Image for representation purpose only.
There have been impressive gains made in life expectancy in India in recent years, but as people are ageing, older adults are subject to a higher risk of physical impairment. An important question to be considered is about the quality of life if people are going to live with a disability or physical impairment, especially after retirement. This underscores the importance of understanding the future course of disability in India.
Interestingly, disability research has not gained momentum in the country. A challenge for systematic research is the lack of appropriate data. Despite censuses and surveys collecting information, there is hardly any consensus on the real burden of disability.
Two major sources of data, namely Census and the National Sample Survey Office (NSSO) collect information on “reported disability” but give different estimates around disability conditions. Census 2001 data recorded 21.91 million people (2.13% of the population), while the NSSO 2002 estimate was 18.5 million people (1.8% of the population). Census 2011 had an estimate of 26.8 million (2.21% of the total population). Both data sets also notably vary in terms of the composition of those disabled. The major weakness in both systems is that neither of them adhere to the World Health Organisation’s (and internationally accepted) definition of disability which includes in the definition, limitations in performing daily activities such as walking, dressing and using a toilet.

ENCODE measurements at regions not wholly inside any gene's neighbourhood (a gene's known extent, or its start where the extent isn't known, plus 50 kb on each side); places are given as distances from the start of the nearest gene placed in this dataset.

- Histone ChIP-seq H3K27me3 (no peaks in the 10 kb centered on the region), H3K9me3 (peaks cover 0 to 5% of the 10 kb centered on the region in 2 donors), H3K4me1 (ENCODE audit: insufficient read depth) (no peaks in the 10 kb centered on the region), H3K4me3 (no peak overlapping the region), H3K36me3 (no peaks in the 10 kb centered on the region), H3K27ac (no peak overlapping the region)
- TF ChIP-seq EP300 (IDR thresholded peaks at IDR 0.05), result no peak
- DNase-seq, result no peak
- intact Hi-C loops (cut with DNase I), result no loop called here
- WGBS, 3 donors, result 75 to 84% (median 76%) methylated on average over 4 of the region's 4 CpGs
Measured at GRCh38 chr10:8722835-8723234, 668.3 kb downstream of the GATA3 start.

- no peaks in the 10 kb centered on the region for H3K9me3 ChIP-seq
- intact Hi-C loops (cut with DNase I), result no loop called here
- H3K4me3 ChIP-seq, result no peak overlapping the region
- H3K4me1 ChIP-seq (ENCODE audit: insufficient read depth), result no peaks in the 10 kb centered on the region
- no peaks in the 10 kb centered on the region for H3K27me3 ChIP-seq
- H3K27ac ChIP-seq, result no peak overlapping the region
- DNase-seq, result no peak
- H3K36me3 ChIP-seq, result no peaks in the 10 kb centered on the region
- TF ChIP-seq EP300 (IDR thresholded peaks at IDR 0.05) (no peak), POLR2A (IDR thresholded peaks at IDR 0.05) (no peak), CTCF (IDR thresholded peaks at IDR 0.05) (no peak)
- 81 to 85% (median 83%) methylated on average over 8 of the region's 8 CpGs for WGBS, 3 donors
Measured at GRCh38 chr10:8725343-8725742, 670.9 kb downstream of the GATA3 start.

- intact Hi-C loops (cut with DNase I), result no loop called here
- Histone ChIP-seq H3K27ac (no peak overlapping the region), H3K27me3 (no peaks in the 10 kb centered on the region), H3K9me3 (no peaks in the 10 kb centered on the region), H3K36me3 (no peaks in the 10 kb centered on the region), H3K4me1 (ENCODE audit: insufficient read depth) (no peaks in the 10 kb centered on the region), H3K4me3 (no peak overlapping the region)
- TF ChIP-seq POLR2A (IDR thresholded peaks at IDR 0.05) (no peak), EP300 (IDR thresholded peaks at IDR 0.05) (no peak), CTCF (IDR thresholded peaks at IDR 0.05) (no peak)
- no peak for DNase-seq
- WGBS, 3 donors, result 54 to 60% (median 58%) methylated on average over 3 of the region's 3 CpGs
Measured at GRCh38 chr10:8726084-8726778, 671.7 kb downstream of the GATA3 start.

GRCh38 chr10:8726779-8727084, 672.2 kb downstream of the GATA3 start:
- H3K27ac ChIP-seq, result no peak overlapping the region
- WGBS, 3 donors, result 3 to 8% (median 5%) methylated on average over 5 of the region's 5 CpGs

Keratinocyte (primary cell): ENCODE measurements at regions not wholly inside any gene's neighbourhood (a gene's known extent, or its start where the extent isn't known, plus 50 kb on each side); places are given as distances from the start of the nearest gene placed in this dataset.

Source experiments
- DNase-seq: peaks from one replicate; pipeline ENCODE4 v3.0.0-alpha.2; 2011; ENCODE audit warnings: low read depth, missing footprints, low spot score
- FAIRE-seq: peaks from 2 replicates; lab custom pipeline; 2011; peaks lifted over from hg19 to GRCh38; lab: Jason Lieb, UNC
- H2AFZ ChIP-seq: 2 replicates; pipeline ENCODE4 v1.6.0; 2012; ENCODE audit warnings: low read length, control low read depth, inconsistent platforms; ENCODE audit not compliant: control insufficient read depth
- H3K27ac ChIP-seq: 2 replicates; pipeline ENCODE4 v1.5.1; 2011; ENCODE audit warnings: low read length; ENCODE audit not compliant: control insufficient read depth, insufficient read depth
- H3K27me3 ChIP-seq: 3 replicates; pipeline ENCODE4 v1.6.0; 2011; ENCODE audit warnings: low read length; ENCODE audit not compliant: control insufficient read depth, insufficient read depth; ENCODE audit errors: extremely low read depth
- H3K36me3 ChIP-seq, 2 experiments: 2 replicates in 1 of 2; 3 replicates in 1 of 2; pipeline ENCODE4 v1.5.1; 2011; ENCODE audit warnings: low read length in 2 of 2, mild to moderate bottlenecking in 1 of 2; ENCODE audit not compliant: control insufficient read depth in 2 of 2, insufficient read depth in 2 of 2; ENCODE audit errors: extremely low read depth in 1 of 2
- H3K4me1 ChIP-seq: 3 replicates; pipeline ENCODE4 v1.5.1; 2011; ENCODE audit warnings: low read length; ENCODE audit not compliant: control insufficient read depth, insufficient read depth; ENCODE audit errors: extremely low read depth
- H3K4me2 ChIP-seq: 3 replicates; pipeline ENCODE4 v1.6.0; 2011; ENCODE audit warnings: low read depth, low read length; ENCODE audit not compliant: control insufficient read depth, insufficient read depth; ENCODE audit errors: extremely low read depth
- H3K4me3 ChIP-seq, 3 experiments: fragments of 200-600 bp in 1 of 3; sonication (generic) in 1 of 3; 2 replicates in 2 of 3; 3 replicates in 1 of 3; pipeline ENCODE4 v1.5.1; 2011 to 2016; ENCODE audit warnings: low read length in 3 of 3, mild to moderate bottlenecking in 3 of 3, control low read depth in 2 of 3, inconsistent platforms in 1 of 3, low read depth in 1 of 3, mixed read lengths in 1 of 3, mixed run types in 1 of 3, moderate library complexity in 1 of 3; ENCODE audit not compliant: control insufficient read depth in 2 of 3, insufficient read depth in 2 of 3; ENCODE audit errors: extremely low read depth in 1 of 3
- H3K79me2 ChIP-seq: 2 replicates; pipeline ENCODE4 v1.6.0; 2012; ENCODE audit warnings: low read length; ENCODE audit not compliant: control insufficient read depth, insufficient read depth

Therefore, they not only underestimate the burden of disability, but also reveal unconventional patterns in disability by gender and region. For instance, it is an established phenomenon that women experience a higher level of disability than men, yet Census data present a different picture.
A newer study finds that 17.91% of males and 26.21% of females aged 60 and above, experience some form of disability. This adds up to 9 million elderly men and 14 million elderly women. This is far higher than the estimate in Census 2011, which showed that only 5% of the elderly population suffers from a disability. Our recent research shows that in India, there has been an increasing feminisation of disability conditions, in absolute and relative terms; elderly women spend more years of life in a disabled condition than Indian men do. The prevalence rate is much higher among widowed women, and the poor and the illiterate elderly. In addition, people with diabetes have a higher chance of being disabled.
This high and disproportionate burden of disability among the elderly, across poorer socioeconomic groups, is worrisome, especially when public spaces or facilities have not been equipped as yet to accommodate them. There is a great need to expand barrier-free facilities and institutional support to people who suffer from disabilities.
Will India be able to minimise the burden of disability by promoting healthy ageing? This can be achieved by promoting healthy life styles, with an emphasis on the need for a balanced diet, and physical activity, and the imposition of high taxes on tobacco or alcohol products. Such measures can postpone the onset age of chronic diseases such as diabetes, and thereby old age disability.
While measures to ban or discourage the sale of junk foods in public places are welcome steps, their strict implementation without providing an alternative is not sustainable in the long run.
This is where the government’s role is crucial. More research on the current and future burden of disability in India is needed. Census of India should consider modifying the definition of disability in the upcoming Census 2021.
Nandita Saikia is at the Jawaharlal Nehru University, Delhi and the International Institute for Applied Systems Analysis (IIASA)